It's sad to see that Medicine, and Science in general has degenerated into a Religion based on Faith and Belief. Despite the overwhelming evidence in peer-reviewed studies, "Believers" of SBS are actually killing babies by believing in bad science. There are many documented cases now of doctors dismissing Short Falls as a cause of the Triad; parents are arriving at ER's after baby falls and being dismissed as the dogma of SBS says that short falls cannot cause the Triad, meanwhile Science says the complete opposite.

At least Galileo had a chance at his Inquisition to prove that the Earth was round and rotated around the Sun. With SBS there is no "Pope" to settle the science, very few are willing to have their reputations, or their licence to practice burned at the proverbial Stake by simply asking questions.

Does anyone remember the days of yore when Science relied on questions to bolster a theory? I think they used to call it "Peer Review". Now if you stick your head above the parapet you are a "Denier" or a "Conspiracy Theorist". "Consensus" is the rule and if you are not part of the consensus, perhaps because you are a Biomechanist or a Neuro Scientist who has actually studied the topic, then you are simply mad and not to be believed.

The Goldsmiths hit the nail on the head with "Moral Panics", "if you don't know why your baby is sick then you MUST have abuse them. The social worker manual says "in the absence of another explanation, it must be abuse". Believers of SBS, and Child Protection doctors in general that I have met, have set themselves up as "Protectors of Children" and frequently stray outside their training and experience by jumping to a conclusion of abuse. They set themselves up as heroes because protecting a child is the most heroic act possible.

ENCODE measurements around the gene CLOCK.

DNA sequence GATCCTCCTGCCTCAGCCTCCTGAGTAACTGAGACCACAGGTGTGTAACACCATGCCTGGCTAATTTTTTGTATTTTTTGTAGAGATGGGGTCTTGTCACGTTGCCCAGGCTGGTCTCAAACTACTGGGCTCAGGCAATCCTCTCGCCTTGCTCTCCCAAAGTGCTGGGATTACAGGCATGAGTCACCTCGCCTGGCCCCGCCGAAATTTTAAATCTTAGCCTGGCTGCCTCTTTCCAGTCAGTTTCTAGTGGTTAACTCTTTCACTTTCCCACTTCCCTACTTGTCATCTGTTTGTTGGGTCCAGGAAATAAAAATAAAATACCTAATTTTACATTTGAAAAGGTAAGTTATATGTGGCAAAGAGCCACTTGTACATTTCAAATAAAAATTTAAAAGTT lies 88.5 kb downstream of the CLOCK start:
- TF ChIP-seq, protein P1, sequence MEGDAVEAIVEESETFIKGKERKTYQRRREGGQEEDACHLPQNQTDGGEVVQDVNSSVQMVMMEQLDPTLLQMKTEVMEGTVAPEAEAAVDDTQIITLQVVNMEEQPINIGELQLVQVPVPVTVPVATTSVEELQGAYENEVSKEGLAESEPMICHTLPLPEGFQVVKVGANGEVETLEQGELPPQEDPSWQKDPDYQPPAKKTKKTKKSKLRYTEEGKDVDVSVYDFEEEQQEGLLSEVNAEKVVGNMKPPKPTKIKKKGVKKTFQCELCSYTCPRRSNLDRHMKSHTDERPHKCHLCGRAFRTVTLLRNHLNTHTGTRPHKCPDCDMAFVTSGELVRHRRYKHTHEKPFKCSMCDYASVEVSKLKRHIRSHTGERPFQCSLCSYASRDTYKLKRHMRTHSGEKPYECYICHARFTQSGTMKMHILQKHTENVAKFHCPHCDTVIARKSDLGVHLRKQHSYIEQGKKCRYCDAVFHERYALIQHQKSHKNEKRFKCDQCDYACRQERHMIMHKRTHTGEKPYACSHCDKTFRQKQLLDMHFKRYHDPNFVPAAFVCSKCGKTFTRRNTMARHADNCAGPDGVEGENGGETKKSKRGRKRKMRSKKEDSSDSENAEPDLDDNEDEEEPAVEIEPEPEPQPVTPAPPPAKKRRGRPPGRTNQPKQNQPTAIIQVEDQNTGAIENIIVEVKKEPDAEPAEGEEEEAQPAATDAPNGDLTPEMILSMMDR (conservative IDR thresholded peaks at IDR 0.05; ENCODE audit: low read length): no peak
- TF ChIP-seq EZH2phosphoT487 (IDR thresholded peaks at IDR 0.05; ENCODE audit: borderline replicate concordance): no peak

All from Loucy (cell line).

The sad thing for me in all this is that babies are dying and nobody will get to the bottom of why. Innocent and often grieving parents are wrongly accused of abuse. Parents are arrested and interrogated while their babies lay dying, dying of a condition that is scientifically impossible. If a baby dies of the Triad in a hospital and could not have been shaken, its called SIDS, if the same baby is at home its called murder, even though nobody has ever witnessed a baby being shaken and having even on of the Triad of "injuries".

You have to remember that the Witch Hunters of Salem were otherwise good, God fearing people, they just murdered their fellow citizens because their faith in the Devil equalled their faith in God. Today, the witch hunters are equally good people who deny science and will put to death (quite literally, www.FreeJeffreyHarvard.com) because they are heroes protecting children, it feels good to get revenge against child abusers.

Meanwhile babies are dying and nobody is interested in studying why. It satisfies the egos of the witch hunters, but meanwhile nobody is seriously studying Sudden Infant Death Syndrome, which strangely enough, was the reason the original theorist of SBS was trying to get to the bottom of. And there is no cure for a Moral Panic.
April 22, 2016, 5 am
get a grip from Whitestone says:
The one thing repulsive about this article is the author itself---Lenore Skuzzy---a hypocrite and pretender, a faker who wears a mask giving the impression that it cares.
April 22, 2016, 5:27 am